Creation, Re-creation, and Recreation in an Old Yiddish Romance

Delany, Sheila
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The Southern African Society for Medieval and Renaissance Studies (SASMARS)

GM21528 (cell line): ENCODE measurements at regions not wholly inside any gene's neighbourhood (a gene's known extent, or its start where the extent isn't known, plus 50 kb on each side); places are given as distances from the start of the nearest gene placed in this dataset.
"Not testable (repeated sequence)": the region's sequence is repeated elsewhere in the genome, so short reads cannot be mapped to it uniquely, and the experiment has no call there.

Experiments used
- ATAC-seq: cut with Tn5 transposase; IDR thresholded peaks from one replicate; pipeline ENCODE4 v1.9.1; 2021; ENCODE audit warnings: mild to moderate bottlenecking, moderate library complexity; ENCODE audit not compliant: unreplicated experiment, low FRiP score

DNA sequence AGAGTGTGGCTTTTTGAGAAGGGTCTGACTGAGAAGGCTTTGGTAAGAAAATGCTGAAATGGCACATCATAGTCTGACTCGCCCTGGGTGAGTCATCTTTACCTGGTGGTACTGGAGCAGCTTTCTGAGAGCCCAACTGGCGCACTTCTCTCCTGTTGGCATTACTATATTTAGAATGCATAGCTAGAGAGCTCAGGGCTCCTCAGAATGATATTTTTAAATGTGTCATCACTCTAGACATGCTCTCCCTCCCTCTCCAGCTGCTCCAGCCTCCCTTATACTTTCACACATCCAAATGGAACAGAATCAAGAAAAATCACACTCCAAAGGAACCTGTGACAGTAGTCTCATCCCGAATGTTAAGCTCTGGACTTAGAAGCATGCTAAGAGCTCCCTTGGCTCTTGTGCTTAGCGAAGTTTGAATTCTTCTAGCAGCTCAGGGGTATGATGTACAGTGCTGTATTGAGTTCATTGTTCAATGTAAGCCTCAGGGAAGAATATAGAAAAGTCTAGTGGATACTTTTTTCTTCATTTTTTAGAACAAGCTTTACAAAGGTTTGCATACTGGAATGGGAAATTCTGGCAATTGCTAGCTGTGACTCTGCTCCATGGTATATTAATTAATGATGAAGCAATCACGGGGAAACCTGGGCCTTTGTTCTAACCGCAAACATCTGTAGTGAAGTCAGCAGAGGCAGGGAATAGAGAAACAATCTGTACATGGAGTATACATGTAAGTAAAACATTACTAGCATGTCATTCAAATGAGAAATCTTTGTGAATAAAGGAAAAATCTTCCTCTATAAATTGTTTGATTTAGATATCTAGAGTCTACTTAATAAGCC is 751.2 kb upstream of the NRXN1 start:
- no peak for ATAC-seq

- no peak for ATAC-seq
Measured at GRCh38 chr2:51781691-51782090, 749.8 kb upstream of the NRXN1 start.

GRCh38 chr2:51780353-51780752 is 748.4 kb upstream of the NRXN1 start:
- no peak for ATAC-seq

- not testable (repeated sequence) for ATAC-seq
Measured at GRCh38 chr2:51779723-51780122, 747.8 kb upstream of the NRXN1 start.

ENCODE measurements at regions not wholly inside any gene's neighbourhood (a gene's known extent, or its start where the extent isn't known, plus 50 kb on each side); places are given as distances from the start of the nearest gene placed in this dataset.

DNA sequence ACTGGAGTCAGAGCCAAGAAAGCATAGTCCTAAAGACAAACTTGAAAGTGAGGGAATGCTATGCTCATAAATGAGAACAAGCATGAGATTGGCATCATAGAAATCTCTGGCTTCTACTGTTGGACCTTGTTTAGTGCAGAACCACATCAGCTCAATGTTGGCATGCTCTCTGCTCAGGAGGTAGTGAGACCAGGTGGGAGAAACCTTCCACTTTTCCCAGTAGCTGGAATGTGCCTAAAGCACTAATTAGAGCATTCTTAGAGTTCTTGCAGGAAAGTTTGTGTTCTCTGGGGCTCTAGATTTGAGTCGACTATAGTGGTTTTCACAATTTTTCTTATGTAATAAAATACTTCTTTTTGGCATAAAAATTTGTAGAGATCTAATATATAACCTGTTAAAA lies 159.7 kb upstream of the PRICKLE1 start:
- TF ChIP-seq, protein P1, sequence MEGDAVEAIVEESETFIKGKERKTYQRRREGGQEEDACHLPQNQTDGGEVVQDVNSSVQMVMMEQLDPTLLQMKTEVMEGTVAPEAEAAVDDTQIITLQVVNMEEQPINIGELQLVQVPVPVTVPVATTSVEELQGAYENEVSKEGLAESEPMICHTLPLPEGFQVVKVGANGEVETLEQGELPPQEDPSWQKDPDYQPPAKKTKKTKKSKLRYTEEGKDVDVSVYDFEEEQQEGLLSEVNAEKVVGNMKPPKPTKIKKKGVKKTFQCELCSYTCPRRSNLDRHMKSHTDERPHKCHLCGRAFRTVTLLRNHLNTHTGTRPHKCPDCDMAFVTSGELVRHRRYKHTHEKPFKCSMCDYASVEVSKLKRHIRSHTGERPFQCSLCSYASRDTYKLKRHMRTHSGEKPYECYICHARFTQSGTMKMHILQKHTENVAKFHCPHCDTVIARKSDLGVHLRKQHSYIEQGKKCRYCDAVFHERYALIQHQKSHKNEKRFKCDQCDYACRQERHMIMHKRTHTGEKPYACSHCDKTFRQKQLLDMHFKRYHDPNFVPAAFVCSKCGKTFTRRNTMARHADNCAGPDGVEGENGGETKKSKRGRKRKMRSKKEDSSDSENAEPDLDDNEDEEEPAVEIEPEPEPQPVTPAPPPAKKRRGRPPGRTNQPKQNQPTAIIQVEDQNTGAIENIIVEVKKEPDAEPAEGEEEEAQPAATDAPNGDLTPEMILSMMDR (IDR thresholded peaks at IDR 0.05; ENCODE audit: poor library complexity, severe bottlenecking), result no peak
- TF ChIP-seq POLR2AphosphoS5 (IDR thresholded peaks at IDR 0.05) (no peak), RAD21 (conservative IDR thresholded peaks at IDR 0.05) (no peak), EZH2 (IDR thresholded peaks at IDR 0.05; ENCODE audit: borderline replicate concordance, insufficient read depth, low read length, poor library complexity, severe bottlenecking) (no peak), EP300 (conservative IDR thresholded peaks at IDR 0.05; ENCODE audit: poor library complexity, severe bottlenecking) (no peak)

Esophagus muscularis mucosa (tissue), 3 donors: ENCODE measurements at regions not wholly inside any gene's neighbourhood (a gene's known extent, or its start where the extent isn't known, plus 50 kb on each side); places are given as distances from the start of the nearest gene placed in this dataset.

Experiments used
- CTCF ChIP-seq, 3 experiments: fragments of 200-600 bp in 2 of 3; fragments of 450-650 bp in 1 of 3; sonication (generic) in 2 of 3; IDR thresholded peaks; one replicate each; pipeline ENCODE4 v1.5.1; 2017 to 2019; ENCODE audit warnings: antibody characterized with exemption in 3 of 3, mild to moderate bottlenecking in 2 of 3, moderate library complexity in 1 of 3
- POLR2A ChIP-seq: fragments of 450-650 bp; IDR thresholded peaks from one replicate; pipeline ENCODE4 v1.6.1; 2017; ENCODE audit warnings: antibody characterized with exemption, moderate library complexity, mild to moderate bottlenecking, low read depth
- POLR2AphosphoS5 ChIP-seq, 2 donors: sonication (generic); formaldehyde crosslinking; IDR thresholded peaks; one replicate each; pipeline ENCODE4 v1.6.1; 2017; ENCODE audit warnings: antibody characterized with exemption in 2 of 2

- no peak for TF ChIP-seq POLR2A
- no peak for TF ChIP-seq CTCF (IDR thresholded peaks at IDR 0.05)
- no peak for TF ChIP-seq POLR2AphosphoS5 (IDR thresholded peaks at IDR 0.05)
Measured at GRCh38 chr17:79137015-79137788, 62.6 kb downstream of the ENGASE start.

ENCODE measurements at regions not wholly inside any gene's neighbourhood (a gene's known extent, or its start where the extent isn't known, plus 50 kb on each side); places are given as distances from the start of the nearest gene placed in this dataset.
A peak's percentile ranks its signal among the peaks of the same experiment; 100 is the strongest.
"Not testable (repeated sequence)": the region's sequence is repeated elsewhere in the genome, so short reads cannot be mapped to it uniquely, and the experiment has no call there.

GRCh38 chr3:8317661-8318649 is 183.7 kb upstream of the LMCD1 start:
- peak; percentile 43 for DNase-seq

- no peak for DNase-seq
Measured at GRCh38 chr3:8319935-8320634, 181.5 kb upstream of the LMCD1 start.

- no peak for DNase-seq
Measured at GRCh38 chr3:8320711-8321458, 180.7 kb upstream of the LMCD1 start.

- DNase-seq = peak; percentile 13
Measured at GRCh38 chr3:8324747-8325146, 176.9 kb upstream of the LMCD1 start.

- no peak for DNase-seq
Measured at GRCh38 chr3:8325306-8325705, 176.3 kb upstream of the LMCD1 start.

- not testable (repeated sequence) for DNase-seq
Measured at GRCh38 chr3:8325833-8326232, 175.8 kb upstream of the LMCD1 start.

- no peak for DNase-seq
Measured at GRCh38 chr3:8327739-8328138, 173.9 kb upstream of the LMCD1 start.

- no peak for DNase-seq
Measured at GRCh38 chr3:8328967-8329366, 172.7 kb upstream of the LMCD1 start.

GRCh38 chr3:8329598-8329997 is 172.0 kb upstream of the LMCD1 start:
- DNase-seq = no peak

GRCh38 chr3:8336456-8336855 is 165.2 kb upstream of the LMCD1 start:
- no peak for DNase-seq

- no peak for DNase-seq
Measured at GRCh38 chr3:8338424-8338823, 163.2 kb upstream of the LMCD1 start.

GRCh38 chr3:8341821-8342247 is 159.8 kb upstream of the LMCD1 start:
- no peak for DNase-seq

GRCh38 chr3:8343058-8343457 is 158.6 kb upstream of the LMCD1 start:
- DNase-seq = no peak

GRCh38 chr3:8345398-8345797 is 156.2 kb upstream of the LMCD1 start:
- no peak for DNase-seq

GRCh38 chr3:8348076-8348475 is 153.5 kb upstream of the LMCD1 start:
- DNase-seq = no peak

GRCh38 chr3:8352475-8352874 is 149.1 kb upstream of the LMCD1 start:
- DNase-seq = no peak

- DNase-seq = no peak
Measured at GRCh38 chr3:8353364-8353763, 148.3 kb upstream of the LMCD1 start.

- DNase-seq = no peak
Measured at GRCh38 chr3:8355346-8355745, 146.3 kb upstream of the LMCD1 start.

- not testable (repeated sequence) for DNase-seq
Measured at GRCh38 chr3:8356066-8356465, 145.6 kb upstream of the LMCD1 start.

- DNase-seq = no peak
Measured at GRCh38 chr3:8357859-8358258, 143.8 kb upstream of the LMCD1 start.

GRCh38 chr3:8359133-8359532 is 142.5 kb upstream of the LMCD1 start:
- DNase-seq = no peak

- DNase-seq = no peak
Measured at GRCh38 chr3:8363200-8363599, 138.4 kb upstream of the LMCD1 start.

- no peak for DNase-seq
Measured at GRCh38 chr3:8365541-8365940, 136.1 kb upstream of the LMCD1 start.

There’s a Yiddish joke: Before I speak, I want to say a few words. I’ll be talking today about an Old Yiddish romance, the Bovo-bukh, and about its creation in the early sixteenth century—a process that, as we’ll see, was really a re-creation. I’ll be talking too about the use of this romance not only as recreation in the sense of entertainment, but as a tool for further re-creation or renewal of an always-threatened culture. Because my topic is related to Jewish literature and culture, it’s appropriate to mention that on Friday—tomorrow—at sundown commence two of the most important Jewish holidays, which themselves evoke creation and re-creation.1 One is, of course, the Sabbath (or, as my grandparents, with their Ashkenazi accent, would say, ‘shabbas’). This weekly holiday, based in the biblical story of creation, is the earliest and most important of Jewish holidays. Shabbas is also the only holiday directly related to Yahweh himself, who took the seventh day off after his six days of creative labor, and enjoined us to do the same so that we might, through our recreations on that day, re-create the cycle of work and rest that the ur-artisan performed. Traditionally (though not biblically) these recreations include a bath, good clothes, a fine dinner, and—according to a thirteenth-century kabbalistic marriage manual—lovemaking (for scholars, at least) at midnight, when the dinner has been properly digested (The Holy Letter, c. 3).
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